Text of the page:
Is It Possible to OD on Life?
The recipe for happily-ever-after? Start with one middle-class white girl in 1976. Add in her longing for love and acceptance, another middle-class white girl, a huge dollop of gossip, and excruciating peer and family pressure. Stir in youthful travel abroad, a Berkeley education, and a foray into paganism, drugs, marriage, and divorce. Whip until frothy with interracial and bisexual affairs, relationship violence, and exploration of multicultural mores. Season with salsa dancing. Temper with a segue into Mormonism. Decorate with a Temple wedding and garnish with motherhood to three adopted siblings. And what you have is a memoir capable of sating anyone’s need for a great read.
My rating: 4 of 5 stars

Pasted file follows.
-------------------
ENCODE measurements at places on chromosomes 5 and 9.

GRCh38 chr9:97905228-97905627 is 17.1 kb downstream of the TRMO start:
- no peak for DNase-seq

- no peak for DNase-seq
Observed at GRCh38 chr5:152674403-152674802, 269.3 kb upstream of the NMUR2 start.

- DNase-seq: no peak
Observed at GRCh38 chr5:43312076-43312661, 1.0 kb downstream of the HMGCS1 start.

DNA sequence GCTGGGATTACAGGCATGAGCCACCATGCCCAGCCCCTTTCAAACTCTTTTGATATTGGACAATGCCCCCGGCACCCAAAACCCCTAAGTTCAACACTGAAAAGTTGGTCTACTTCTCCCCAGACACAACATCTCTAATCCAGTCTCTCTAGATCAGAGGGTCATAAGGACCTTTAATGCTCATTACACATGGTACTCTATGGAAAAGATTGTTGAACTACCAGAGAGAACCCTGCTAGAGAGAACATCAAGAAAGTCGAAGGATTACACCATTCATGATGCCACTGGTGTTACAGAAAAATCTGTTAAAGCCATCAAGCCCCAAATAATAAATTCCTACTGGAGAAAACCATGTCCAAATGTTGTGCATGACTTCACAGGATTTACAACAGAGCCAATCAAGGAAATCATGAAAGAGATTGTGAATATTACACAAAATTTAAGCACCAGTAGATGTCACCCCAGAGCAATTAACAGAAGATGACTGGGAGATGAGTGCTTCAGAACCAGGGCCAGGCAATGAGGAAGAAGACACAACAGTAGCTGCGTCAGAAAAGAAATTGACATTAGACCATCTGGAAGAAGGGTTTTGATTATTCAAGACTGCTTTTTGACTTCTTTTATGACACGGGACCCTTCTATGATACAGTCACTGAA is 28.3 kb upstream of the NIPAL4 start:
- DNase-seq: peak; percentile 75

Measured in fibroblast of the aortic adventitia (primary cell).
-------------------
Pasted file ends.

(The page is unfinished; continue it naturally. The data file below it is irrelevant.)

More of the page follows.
This is a very courageous memoir that does not hold back from telling the truth about the author’s life. She writes with a strong voice and gives her audience the kind of audience that one hopes for when they pick up a memoir.
We all have struggles in our lives at some point, some more so than others, and I applaud Donna Carol Voss for using her own experiences to help others that may be experiencing some of the same things.
She writes about a lot of different topics, some very personal, some not as much, but each one of them is interesting in a different way. The author had a lot of unique experiences when she was younger and travelled a long road to come to the realisation of her true faith and what she was meant to do with her life.
From her early life and questions of her sexual orientation to her feelings about motherhood and the relationship with her own mum, she covers a lot of ground in this book.
If you enjoy memoirs and are looking for something good to read, this is a book that I think you will enjoy. Open, honest and helpful.
This review is based on a complimentary copy in exchange for an honest and unbiased review. All opinions are my own.